My Saturday afternoon was spent taking advantage of the opportunities for educators to become members of NCSS communities, and I joined two: the Psychology Community and the Tech Community. I have a passion for both and am excited to become an active participant. Community meetings are a great opportunity to meet other educators with similar passions to yours and to share ideas on how to advance those passions throughout the NCSS community.

For my final Saturday session, I attended the session on the Moton Museum as it is a Virginia institution and one I can more readily use with my students. It was a great session, full of information presented by the managing director (and my friend) Cameron Patterson. Another action packed day complete, I joined my colleagues and some new friends up in the suite relaxing as the excitement of the past three days had finally caught up to us. We ordered some deep dish pizza (as you HAVE to do in Chicago) and enjoyed the company of our guests as we discussed our various conference experiences.

The Sunday of the conference is a travel day for many, but were still opportunities for attendees to take advantage of. I packed my bags, knowing that I would be leaving shortly after the final speaker, and was thankful that I had brought the backpack earlier as I needed a place for all of my new swag. The closing speaker was immigration rights activist and undocumented alien Jose Antonio Vargas and I was most interested in his remarks as I knew some of his story but not all. His story struck chords on the current political climate of the US and the impact that it has on individuals who live here. He referenced a guide to difficult conversations that is now available on his webpage, and I will admit to having read before having conversations with my own family during the holidays. It was a fantastic way to wrap up an amazing conference.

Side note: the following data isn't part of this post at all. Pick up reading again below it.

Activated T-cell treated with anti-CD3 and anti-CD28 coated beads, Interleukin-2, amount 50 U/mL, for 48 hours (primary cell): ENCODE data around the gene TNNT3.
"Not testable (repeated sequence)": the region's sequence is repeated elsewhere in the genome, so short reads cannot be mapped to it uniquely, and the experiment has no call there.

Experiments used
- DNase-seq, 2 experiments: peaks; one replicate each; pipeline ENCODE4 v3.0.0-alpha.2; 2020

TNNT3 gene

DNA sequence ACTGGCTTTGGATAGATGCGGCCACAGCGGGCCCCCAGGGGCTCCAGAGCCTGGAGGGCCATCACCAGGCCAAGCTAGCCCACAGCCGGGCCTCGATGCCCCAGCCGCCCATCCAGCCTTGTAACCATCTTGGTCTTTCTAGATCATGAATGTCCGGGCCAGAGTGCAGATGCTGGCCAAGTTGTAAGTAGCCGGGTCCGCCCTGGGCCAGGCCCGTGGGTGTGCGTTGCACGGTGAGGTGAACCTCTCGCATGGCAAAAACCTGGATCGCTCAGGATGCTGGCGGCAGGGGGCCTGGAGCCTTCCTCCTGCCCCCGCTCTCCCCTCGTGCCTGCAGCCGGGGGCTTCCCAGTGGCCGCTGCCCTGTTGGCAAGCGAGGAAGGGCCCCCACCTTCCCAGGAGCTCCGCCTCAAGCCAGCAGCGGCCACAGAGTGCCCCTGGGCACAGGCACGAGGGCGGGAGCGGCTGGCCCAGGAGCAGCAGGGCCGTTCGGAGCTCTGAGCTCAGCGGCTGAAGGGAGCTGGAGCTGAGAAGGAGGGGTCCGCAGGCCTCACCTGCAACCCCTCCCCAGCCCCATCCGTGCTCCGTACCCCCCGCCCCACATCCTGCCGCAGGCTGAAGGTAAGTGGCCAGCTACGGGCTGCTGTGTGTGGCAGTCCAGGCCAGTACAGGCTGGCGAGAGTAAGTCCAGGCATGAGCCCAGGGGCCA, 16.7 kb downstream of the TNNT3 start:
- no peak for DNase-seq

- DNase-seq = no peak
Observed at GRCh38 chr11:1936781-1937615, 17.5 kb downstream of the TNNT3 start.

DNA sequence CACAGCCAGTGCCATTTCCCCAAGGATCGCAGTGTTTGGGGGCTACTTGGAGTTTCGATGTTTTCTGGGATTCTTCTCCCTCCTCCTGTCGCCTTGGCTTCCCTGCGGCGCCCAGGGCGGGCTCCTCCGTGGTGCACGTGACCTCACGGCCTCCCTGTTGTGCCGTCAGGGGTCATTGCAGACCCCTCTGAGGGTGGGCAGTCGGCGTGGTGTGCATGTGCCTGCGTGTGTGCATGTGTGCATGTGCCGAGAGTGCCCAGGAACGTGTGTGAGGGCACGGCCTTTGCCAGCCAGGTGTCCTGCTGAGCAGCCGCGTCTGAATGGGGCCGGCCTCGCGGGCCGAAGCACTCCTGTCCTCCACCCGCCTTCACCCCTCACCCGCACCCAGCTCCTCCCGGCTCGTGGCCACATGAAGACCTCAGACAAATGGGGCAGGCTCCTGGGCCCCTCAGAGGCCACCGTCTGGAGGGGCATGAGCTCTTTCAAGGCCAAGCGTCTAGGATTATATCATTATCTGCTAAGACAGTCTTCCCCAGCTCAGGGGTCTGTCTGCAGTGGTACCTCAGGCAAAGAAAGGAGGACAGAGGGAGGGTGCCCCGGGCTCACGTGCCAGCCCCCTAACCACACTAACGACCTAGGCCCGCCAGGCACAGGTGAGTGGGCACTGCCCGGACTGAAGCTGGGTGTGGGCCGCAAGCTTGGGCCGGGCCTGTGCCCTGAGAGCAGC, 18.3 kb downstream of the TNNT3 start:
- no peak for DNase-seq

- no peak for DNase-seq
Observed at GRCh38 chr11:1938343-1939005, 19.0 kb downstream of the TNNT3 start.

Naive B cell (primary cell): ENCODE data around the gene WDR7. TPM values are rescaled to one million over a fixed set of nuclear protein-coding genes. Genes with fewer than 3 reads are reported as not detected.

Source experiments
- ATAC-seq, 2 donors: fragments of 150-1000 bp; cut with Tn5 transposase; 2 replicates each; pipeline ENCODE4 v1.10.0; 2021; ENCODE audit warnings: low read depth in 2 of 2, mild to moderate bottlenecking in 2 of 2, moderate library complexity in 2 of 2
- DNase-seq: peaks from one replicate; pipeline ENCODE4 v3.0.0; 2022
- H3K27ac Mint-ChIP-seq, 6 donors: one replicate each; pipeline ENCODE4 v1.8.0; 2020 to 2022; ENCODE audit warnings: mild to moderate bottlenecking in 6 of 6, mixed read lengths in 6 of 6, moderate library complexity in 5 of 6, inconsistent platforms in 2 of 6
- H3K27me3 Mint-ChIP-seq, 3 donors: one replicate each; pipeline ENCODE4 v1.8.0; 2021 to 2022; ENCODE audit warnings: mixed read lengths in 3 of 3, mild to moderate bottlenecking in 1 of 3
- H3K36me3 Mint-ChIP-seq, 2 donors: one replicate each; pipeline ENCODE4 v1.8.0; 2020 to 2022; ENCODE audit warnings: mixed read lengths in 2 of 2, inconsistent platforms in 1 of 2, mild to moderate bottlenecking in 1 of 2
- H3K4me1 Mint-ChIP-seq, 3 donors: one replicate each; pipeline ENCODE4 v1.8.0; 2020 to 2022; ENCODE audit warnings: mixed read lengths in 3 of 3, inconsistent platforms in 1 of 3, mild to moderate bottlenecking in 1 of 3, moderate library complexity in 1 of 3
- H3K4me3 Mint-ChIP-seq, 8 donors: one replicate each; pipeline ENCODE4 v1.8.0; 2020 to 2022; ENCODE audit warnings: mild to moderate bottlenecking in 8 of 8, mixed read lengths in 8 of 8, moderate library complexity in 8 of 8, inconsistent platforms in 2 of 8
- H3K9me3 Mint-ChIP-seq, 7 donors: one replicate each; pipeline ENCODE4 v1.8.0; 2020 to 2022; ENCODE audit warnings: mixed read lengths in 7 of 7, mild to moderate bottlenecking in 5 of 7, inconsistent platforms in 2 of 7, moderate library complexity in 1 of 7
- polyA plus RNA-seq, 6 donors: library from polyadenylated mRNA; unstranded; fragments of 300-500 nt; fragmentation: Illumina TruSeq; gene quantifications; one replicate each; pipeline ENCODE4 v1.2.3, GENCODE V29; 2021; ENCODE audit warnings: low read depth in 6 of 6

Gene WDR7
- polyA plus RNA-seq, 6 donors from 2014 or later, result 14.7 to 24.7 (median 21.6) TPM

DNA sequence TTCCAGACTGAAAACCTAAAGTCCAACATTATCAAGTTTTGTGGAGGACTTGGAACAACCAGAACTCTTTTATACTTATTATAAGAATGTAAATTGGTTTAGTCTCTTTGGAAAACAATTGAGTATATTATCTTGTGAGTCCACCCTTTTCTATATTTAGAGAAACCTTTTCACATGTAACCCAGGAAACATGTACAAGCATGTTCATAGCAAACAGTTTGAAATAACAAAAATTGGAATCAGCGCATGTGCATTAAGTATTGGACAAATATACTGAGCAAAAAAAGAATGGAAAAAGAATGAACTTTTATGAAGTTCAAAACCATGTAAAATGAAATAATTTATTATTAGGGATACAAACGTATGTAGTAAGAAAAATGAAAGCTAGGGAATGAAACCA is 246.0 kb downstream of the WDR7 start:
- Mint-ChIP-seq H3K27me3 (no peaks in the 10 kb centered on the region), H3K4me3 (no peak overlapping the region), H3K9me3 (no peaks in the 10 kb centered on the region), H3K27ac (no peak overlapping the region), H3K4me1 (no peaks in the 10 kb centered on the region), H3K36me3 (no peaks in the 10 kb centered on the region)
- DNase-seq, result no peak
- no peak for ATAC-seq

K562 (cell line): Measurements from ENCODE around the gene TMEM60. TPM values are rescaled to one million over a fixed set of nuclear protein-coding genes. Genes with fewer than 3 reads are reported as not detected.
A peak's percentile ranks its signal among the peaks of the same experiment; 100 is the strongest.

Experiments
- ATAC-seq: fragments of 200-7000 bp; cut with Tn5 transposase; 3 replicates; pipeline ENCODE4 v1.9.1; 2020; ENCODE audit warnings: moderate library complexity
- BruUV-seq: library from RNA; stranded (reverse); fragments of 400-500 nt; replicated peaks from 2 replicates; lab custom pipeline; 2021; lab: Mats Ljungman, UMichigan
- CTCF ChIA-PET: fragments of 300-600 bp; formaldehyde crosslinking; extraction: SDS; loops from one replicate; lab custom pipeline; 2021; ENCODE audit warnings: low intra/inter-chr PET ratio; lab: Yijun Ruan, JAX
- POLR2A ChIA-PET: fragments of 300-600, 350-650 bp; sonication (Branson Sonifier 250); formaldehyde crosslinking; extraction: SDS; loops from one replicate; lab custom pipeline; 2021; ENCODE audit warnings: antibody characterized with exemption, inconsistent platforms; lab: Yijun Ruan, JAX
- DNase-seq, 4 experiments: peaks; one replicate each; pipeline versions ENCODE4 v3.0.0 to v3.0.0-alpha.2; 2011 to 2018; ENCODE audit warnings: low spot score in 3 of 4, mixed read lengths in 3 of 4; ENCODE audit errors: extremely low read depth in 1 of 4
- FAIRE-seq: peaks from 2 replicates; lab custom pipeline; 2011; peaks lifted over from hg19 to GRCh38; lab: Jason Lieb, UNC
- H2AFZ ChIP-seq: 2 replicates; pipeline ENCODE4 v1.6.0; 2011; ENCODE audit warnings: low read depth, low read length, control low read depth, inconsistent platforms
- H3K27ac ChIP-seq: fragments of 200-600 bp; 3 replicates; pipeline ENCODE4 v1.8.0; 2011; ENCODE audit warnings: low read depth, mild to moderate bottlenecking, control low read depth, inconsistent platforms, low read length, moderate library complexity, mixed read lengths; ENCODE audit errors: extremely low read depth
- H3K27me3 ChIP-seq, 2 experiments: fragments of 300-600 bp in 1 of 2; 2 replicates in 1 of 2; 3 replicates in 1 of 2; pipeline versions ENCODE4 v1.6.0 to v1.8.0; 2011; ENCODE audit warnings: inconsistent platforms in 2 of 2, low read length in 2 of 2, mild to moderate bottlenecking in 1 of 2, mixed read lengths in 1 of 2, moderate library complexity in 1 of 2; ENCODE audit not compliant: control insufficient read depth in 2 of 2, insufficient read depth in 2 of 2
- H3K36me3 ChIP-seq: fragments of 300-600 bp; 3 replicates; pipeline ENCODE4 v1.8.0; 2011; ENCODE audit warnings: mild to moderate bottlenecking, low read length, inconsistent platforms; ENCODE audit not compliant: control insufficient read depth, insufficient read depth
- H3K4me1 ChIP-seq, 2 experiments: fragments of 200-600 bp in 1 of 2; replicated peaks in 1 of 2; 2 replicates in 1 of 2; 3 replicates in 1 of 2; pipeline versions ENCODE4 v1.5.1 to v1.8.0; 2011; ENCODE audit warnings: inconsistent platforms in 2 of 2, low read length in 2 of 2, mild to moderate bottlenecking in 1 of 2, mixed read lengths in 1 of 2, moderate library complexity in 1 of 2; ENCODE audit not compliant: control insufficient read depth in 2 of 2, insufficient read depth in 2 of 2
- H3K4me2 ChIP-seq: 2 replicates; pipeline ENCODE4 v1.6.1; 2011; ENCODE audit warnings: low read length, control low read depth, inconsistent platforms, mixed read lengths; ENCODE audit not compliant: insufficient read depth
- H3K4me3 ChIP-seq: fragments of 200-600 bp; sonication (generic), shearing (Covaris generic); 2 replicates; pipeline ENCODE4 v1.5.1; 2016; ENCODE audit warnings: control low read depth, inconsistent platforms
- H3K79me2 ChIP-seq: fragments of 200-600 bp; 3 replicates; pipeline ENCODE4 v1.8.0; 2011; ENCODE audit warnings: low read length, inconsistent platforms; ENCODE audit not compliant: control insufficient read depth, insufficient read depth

And just like that, it was time to return to reality and board a flight back home. I began the weekend with an excitement that I still find difficult to put into words. I’ve caught the fever and am already planning my trip to the 2019 Annual Conference in Austin, Texas. If you have not had the opportunity to attend an NCSS conference and experience it for yourself, I highly encourage you to do so. You won’t regret it!

—Jennifer Madden, Teacher of World History and Psychology at Lakeland High School in Suffolk, VA.